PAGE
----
Hampshire College’s effort represents an approach to personalize education for students in a way that allows them to pursue their passions, while at the same time preparing them to employ their education to address big questions once they graduate.
Hiram College and Nebraska Wesleyan University
Another approach to curricular change is to strengthen connections between courses so that the curriculum is integrated. A central component of Hiram College’s curriculum is its Coherent Core, which organizes courses by urgent challenges and opportunities so that students explore them from different perspectives. Examples include:
- Artificial intelligence
- Global warming
- The 21st century market economy
- Food, water, and healthcare
A benefit of the Coherent Core is described in this way: “It is a cluster of courses that prepares you to think about and do something about real-life issues.”
Another institution that focuses on integrating its curriculum is Nebraska Wesleyan University, which has an Integrative Core that includes threads that intentionally connect multiple courses using topics like science and religion, or power. It defines and explains the value of threads as “series of interconnected courses weaving through different academic disciplines. By exploring an issue from multiple perspectives, you’ll see the overlaps that others miss.”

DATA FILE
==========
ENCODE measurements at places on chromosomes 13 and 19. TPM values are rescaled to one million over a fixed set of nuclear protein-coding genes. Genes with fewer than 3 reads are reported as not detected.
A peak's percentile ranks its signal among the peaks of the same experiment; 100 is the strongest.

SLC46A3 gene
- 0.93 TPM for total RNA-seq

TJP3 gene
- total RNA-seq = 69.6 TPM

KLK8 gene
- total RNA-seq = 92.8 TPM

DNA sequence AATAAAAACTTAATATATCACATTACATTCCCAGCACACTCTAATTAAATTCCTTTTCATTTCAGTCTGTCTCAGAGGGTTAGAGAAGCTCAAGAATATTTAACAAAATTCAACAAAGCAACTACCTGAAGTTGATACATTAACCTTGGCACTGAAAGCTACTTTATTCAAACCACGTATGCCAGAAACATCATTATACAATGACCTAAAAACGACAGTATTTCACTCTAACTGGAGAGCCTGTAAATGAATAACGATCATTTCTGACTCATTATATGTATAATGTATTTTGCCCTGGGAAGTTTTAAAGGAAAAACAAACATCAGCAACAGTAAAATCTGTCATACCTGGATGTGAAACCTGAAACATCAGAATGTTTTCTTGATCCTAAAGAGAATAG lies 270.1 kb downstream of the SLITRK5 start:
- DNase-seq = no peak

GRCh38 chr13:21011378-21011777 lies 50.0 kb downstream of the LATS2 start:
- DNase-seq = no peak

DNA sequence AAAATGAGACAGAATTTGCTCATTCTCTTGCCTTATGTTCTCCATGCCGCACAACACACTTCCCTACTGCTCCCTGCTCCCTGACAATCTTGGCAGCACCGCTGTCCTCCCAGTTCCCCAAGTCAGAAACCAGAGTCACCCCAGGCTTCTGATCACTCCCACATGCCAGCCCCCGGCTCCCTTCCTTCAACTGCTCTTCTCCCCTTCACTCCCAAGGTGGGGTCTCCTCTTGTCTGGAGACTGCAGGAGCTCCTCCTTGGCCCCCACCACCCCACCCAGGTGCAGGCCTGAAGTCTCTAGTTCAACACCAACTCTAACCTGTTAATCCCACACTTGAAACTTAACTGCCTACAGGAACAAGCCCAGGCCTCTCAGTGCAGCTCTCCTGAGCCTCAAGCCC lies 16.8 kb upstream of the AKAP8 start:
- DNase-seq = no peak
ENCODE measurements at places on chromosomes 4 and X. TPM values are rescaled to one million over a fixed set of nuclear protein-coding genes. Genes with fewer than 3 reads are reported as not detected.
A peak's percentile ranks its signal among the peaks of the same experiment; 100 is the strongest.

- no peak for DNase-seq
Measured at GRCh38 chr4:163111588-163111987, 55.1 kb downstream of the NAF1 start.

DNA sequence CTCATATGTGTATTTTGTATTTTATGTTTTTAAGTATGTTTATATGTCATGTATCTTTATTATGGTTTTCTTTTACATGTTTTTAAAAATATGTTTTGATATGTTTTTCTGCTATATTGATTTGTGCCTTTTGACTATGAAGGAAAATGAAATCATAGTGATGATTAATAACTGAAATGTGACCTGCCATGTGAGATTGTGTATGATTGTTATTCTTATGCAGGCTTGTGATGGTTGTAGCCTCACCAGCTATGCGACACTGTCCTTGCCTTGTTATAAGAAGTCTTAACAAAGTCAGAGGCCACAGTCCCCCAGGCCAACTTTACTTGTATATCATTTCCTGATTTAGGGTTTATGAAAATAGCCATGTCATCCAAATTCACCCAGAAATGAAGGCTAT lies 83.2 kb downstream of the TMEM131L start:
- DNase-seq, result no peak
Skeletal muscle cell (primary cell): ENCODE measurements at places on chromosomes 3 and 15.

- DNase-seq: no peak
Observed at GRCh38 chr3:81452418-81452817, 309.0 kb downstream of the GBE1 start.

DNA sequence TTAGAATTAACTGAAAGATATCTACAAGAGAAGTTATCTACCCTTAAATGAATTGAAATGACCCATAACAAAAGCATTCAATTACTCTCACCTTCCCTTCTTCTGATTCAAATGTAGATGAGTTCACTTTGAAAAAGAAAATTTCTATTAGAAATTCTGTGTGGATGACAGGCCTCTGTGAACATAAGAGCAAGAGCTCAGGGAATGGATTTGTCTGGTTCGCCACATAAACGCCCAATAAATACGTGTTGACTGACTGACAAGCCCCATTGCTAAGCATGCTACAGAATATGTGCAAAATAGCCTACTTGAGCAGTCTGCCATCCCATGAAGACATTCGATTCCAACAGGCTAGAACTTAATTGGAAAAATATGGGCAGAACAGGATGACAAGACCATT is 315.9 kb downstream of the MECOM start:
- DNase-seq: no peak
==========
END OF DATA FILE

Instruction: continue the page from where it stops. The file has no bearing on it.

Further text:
Because problems do not have disciplinary boundaries, curricula like the Coherent Core and the Integrative Core are intended to prepare students to employ their entire education (rather than a single discipline) when engaging challenges and opportunities while in college and after graduation.
The examples above reflect efforts to more demonstrably align the undergraduate curriculum with employment needs after graduation, while preserving the traditional foundations of liberal arts. They recognize the need to be more intentional about attainment of the curriculum’s goals and the linkage of those goals to students’ work and life after graduation.
About the author
Chris Mayer is Associate Dean for Strategy and Initiatives and an Associate Professor at the United States Military Academy (West Point). He teaches courses in the areas of moral philosophy, the ethics of war, political philosophy, and the philosophy of religion, and his research focuses on ethical theory, the ethics of war, and higher education. He serves as an evaluator and workshop leader for the Middle States Commission on Higher Education and was a Teagle Assessment Scholar with the Center of Inquiry at Wabash College from 2011-2018. He has a Ph.D. in philosophy from the University of Virginia, an M.A. in philosophy from Virginia Tech, and a B.S from the United States Military Academy.